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Open Access Short Report

Establishing reference intervals for electrolytes in newborns and infants using direct ISE analyzer

Mulugeta Melkie1*, Mahilet Yigeremu2, Paulos Nigussie3, Tilahun Teka2 and Samuel Kinde2

Author Affiliations

1 Department of Medical Laboratory Science, Arbaminch University, Arbaminch, Ethiopia

2 Faculty of Medicine, Addis Ababa University, Addis Ababa, Ethiopia

3 Ethiopian Health and Nutrition Research Institute, Addis Ababa, Ethiopia

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BMC Research Notes 2013, 6:199  doi:10.1186/1756-0500-6-199


The electronic version of this article is the complete one and can be found online at: http://www.biomedcentral.com/1756-0500/6/199


Received:25 September 2012
Accepted:15 May 2013
Published:20 May 2013

© 2013 Melkie et al.; licensee BioMed Central Ltd.

This is an Open Access article distributed under the terms of the Creative Commons Attribution License (http://creativecommons.org/licenses/by/2.0), which permits unrestricted use, distribution, and reproduction in any medium, provided the original work is properly cited.

Abstract

Background

To generate clinically applicable reference intervals (RIs) for commonly requested electrolytes in Ethiopian newborns and infants that can help in early detection, close monitoring and correction of electrolyte abnormalities. Cord blood (from newborns, n = 60) and venous blood samples (from infants, n = 57) were collected and analyzed using direct ISE analyzer, AVL (9181). MedCalc® software was applied to determine the robust upper and lower end points covering 95% of the reference values of each electrolyte with respective 90% CIs.

Findings

This is an extension report of our recent study; and hence is resulted from the same data source. The level of Na+ and K+ showed difference in newborns and infants even though combined RIs were suggested by the Haris and Boyd rule as 126–143 mmol/l and 4.0-7.9 mmol/l respectively. However, Cl- values failed to show such a difference and thus a combined RI was determined to be 100–111 mmol/l. Almost all maternal, neonatal and infantile factors were not able to affect the values of the electrolytes.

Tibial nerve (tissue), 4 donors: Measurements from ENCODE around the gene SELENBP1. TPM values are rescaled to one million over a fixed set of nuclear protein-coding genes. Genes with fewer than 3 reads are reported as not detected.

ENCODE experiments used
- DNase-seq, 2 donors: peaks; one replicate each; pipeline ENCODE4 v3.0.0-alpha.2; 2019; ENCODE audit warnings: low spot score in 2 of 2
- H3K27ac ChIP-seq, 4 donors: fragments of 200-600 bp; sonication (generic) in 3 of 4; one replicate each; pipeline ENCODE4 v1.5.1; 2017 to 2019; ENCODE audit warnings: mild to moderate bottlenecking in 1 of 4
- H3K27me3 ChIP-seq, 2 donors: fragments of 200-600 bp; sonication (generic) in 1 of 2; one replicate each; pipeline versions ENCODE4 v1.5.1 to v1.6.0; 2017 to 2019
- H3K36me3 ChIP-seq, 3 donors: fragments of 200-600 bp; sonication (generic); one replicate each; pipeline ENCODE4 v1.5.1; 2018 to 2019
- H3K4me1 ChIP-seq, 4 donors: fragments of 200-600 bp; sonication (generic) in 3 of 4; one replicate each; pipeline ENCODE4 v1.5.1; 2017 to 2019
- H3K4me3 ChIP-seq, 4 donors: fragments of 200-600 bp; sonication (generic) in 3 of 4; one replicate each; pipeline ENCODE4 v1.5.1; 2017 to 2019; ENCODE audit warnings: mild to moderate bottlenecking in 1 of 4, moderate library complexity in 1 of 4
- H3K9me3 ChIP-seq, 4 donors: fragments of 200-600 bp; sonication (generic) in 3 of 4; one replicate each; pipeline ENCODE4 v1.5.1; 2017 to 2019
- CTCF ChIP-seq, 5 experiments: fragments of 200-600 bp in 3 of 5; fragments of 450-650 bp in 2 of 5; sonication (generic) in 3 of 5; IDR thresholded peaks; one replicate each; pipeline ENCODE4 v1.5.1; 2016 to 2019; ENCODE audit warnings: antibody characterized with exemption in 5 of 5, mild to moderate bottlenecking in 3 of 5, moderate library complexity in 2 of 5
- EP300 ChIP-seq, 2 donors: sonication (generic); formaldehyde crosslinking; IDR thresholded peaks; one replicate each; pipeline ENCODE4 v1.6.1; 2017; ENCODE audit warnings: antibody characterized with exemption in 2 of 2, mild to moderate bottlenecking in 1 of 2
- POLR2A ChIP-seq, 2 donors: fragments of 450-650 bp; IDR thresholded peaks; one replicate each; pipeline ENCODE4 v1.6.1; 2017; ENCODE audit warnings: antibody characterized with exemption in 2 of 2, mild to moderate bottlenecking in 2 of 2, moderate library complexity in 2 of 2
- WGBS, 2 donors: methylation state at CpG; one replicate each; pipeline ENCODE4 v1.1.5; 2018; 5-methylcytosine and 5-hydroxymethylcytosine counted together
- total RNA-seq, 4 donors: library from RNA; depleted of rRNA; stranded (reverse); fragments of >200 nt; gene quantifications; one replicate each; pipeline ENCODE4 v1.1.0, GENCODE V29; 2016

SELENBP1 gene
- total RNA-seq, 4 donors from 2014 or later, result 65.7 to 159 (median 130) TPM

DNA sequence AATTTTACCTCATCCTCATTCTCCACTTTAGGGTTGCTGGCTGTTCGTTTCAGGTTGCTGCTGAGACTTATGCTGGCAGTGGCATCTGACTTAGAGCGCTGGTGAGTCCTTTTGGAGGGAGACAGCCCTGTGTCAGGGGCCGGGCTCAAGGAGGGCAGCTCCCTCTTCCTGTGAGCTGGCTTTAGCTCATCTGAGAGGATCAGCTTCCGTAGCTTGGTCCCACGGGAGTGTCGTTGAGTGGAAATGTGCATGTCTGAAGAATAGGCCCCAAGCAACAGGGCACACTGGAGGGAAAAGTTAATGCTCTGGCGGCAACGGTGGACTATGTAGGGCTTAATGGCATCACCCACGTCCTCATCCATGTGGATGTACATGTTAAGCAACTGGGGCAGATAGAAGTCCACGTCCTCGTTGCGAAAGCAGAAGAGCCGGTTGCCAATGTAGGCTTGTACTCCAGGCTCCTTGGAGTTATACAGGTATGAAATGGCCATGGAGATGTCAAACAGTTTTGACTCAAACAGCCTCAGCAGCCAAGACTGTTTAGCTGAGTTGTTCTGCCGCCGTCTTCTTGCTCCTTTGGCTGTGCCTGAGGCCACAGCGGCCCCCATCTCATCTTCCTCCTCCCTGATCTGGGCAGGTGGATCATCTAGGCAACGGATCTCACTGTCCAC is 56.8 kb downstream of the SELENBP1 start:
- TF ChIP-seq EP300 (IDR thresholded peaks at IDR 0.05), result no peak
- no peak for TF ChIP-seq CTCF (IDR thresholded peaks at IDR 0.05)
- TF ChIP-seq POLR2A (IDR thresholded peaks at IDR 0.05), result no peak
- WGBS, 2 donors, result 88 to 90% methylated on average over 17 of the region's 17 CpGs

Conclusion

Combined RIs are suggested for the interpretation of electrolyte values in newborns and infants without taking the effect of maternal, neonatal and infantile factors into account. Since the RIs were different from previously reported values, it will be appropriate to apply such RIs for the interpretation of electrolyte values in Ethiopian pediatric population.

Keywords:
Reference intervals; Electrolytes; Robust method; Newborns; Infants; Cord blood; Direct ISE

Background

This work is an extension of the study that we have recently published [1]. A test for electrolytes mostly includes the measurement of sodium (Na+), potassium (K+) and chloride (Cl-) ions. Disturbance on the level of these electrolytes like hyponatremia, hypokalemia and metabolic acidosis are common in children with or without diarrhea and dehydration, especially in those with diarrhea superimposed up on malnutrition [2-4].

Hyponatremia is associated with an increased risk of mortality and prolonged hospitalization in sick children [5]. It is also the common cause of seizures in infants and is the leading cause of afebrile seizures in this population. In the treatment of hyponatremic seizures, correction of the electrolyte disturbance is more effective than using anticonvulsants [6]. Hypokalemia also occur frequently among pediatric patients in ICUs, in sick children especially in those with diarrhea and pneumonia [7,8].

Mostly, electrolyte abnormalities remain unrecognized resulting in mortality and morbidity in pediatric population [3,4]. Since the specific symptoms of electrolyte abnormality often merged with the underlying disease, close monitoring and correction of electrolyte abnormalities is important to reduce morbidity and mortality [9]. Hence, the aim of this study was to generate clinically applicable reference intervals (RIs) for commonly requested electrolytes (Na+, K+ and Cl-) in Ethiopian newborns and infants (≤ 1 year) so that timely recognition of disturbance in these analytes would be possible.

Method and materials

A total of 117 newborns and infants in Tikur Anbessa Specialized Hospital (TASH) and Teklehaymanot Health Center (THC) respectively were included for this cross sectional study from November 2010 to April 2011. The inclusion and exclusion criteria and data collection and analysis were described in our recent publication [1]. Cord blood (from newborns) and venous blood samples (from infants) were collected and analyzed using direct ISE analyzer (AVL 9181, Roche diagnostics GmbH, Germany). Standard operating procedure was prepared and strictly adhered to during sample collection to avoid preanalytical errors (e.g. hemolysis). Samples with gross hemolysis were not included in this study.

Ethical clearance was obtained from the Department of Medical Laboratory Sciences research review committee and from the Institutional Review Board (IRB) of Addis Ababa University, Faculty of Medicine. Informed (written) consent was also obtained from mothers before specimen and data collection.

Findings

Analytical performance of the methods

Intra-assay coefficients of variations (CVs) for the three electrolytes were ≤ 2.30% in the three levels of the control sera (ISETROL Level 1, 2 and 3). Similarly, the inter-assay CVs were ≤ 2.24% for the three levels of the control sera (Table 1). Commercial quality control sera (ISETROL Level 1, 2 and 3) were included in every session of analyses. LJ charts were then plotted and all the quality control results were in the acceptable limits.